Event Abstract

Working memory in Aging. Graph Theory for MEG-DTI study

  • 1 Center for Biomedical Technology, Neuroimaging, Spain
  • 2 Center for Biomedical Technology, Cognitive and Computational Neuroscience, Spain
  • 3 Center for Biomedical Technology, Biological Networks, Spain
  • 4 Rey Juan Carlos University, Complex Systems Group, Spain

The study of changes in phase synchronization on MEG recordings provides interesting clues of how memory-related brain connectivity patterns arise and how they are sustained during the presentation of interfering information. In this work we compute graph metrics from MEG data describing precisely how the brain networks are impaired during an active interference, and we correlate those results with the fractional anisotropy images from the same subjects, revealing which structures exert high influence over the maintenance of information. This combination of information constitutes a novel approach which allows to analyze both structural and functional information.

MEG - task: An adapted delayed match-to-sample audiovisual task divided into three stages (Fig. 1): encoding, maintenance with active interference and recognition. The study is focused on the interference stage, specifically on the 500ms prior to the interference (pre) and on the 500ms period after the 3s of interference (post) for both hits and errors.

Subjects: 8 elderly women with ages 65.56 ± 6.06 years. MEG recordings were obtained in a 148-channel (magnetometer) MAGNES 2500 WH, 4D Neuroimaging. Diffusion weighted images were obtained in a 1.5T Signa Excite MR Scanner (GE Healthcare) with b=0;900s/mm2 and 25 gradient directions.

Synchronization Analysis: A phase synchronization index (Phase Locking Value - PLV) was computed for each pre and post interference 500ms-period in 5 frequency bands.

Graph Analysis: A weighted graph for each PLV matrix was created. Network Strength (S), characteristic path length (L) and clustering (C) coefficients were obtained for each of the networks and normalized over randomized networks.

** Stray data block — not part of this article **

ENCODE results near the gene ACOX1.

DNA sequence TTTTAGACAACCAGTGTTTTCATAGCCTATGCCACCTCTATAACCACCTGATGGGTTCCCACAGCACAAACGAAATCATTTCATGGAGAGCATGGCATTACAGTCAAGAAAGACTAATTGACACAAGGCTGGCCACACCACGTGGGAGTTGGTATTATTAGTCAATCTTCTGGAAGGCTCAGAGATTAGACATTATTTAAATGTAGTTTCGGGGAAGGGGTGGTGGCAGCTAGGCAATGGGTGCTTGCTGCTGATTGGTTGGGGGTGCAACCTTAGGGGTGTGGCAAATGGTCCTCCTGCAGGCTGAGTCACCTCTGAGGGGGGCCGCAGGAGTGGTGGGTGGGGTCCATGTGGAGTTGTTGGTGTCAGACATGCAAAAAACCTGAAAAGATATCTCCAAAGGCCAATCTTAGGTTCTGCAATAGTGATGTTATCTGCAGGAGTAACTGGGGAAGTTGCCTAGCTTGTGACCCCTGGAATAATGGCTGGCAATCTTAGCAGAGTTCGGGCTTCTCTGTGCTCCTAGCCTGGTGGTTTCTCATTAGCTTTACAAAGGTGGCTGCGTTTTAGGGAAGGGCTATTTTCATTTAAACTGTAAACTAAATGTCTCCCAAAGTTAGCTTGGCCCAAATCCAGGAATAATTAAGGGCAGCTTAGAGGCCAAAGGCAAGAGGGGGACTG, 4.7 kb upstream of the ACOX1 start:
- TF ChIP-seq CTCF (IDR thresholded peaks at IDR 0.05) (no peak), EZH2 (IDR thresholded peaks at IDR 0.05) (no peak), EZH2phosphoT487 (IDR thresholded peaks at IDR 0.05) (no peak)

Statistical Analysis: All scans were processed with FSL 3.1.8 for motion correction and eddy currents artifacts, and a fractional anisotropy (FA) map was obtained for each subject. SPM8 was used to compute a FA generic template [1] and to perform statistical analysis. A general linear model was set up for each graph metric per frequency band, adding age as a confound regressor.


Graph Analysis over MEG PLVs networks: When there is an error, S, in the post period, is higher than in any other conditions (Fig. 2a). This fact indicates a higher synchronized activity in the post- errors, despite that it seems that the functional network does not succeed in finding the information it is looking for. Furthermore, in the post-interference period preceding a hit response, the strength value decreased slightly. All together indicates that the higher the strength of the network the higher possibility to make an error during the recognition stage. C increases in most of the frequency bands between both periods when there is an error (Fig. 2b). However in the presence of hit responses the C values decrease, although differences between these two periods of time are close to zero. Additionally, the previously reported increases of S lead to a reduction of L (Fig. 2c).
Normalized graph metrics (Cnorm and Lnorm) offer a different point of view when analyzing brain networks, since the influence of an increase/decrease of the network strength is ruled out by the normalization. On the contrary, normalized parameters reveal changes in the network organization, being close to one when the networks reorganize in a more random configuration.